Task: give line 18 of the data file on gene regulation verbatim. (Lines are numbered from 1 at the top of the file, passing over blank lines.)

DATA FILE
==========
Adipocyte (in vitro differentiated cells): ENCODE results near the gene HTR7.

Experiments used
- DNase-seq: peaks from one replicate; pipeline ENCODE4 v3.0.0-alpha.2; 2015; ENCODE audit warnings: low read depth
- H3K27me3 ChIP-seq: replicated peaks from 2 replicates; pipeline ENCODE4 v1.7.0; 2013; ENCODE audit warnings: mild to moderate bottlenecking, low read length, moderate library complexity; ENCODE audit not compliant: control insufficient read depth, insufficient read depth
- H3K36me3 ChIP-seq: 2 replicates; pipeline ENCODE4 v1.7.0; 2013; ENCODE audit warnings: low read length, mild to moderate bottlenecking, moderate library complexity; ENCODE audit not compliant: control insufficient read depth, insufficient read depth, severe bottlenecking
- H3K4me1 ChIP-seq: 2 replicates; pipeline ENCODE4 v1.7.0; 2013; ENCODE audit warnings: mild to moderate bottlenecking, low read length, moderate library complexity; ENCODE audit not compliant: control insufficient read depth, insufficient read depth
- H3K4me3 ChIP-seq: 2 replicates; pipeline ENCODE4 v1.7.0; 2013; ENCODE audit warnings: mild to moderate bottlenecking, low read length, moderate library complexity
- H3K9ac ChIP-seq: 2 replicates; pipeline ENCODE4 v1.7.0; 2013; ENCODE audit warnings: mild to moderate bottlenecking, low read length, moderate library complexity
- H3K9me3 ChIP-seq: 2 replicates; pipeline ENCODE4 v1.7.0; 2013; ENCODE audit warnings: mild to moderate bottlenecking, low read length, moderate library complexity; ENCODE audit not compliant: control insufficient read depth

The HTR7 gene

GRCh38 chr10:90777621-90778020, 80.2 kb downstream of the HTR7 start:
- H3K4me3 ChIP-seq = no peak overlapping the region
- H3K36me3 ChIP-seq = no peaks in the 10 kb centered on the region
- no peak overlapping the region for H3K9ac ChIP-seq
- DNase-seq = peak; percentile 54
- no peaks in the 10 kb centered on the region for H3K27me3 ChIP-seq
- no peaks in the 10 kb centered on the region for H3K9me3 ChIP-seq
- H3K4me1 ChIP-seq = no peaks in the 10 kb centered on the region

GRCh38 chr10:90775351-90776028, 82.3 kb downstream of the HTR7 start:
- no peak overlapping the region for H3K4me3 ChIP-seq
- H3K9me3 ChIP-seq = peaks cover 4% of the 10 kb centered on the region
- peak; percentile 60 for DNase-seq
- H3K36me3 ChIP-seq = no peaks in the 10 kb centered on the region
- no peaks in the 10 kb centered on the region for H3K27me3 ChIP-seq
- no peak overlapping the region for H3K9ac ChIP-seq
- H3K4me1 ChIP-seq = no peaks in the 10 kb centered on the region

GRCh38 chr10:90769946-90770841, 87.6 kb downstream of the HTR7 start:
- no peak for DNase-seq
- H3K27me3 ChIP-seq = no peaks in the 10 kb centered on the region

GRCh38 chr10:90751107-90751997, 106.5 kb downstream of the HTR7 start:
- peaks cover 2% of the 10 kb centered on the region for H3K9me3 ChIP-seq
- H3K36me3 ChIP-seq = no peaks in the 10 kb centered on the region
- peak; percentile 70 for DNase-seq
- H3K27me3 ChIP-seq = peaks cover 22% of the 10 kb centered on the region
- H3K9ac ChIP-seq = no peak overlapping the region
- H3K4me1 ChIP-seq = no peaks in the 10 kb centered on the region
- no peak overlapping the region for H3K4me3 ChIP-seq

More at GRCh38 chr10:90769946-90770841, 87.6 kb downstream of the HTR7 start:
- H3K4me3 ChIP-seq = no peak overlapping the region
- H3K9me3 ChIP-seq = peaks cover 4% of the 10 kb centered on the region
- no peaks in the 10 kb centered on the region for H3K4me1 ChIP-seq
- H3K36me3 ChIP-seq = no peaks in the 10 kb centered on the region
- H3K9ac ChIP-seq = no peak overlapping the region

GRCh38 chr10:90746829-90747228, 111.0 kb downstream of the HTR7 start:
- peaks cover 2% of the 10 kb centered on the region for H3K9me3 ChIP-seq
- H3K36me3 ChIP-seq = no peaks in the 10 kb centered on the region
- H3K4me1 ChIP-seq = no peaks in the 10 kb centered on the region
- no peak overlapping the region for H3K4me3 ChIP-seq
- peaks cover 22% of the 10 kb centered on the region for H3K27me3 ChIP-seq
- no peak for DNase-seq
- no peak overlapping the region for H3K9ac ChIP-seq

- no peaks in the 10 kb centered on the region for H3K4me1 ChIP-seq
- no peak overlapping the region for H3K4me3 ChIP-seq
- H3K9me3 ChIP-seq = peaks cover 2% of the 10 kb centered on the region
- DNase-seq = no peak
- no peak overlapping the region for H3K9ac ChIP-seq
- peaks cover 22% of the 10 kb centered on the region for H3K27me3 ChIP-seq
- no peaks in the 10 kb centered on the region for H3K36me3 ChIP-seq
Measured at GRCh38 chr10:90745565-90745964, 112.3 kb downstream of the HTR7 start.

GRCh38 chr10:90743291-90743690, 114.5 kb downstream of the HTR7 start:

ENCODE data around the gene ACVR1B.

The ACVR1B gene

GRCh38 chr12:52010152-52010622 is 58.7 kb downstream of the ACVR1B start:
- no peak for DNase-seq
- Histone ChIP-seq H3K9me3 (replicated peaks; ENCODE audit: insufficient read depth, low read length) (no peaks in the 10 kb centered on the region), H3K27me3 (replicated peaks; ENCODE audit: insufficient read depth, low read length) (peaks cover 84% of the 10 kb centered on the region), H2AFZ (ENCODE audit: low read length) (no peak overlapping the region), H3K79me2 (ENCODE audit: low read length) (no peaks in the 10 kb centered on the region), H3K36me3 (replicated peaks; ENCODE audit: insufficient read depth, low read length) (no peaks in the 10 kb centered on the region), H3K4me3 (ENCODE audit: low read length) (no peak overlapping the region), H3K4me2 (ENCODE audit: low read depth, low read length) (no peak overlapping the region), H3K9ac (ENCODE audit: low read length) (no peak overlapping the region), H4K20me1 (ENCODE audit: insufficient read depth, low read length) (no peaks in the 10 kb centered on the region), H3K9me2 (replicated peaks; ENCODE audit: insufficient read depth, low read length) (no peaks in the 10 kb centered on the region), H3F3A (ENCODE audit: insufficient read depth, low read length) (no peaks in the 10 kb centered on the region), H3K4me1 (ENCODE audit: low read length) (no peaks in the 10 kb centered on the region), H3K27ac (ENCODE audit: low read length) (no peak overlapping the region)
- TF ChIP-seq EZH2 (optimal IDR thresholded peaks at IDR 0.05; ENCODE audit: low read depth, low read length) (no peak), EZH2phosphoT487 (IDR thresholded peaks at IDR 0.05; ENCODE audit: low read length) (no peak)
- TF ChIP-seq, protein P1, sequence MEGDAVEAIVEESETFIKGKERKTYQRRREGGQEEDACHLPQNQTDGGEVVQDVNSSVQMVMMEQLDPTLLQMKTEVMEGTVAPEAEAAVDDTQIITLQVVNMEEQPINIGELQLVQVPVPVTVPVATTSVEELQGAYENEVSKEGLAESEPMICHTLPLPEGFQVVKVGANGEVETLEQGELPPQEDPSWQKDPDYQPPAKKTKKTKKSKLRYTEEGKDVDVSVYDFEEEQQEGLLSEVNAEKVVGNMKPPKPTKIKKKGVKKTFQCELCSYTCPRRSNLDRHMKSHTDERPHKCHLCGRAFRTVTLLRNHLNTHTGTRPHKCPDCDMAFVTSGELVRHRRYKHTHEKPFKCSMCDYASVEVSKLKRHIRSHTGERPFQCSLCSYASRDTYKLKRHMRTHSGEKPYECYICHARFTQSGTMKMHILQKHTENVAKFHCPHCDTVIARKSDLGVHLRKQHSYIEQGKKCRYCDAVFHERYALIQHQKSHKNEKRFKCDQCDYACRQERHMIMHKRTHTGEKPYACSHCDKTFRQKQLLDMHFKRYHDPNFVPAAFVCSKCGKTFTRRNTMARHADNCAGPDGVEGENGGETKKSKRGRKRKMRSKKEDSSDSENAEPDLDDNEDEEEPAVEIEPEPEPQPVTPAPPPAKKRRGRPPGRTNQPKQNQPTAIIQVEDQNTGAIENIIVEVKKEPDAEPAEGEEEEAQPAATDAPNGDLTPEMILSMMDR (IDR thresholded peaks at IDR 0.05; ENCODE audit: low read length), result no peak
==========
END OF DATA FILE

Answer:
- H3K4me1 ChIP-seq = no peaks in the 10 kb centered on the region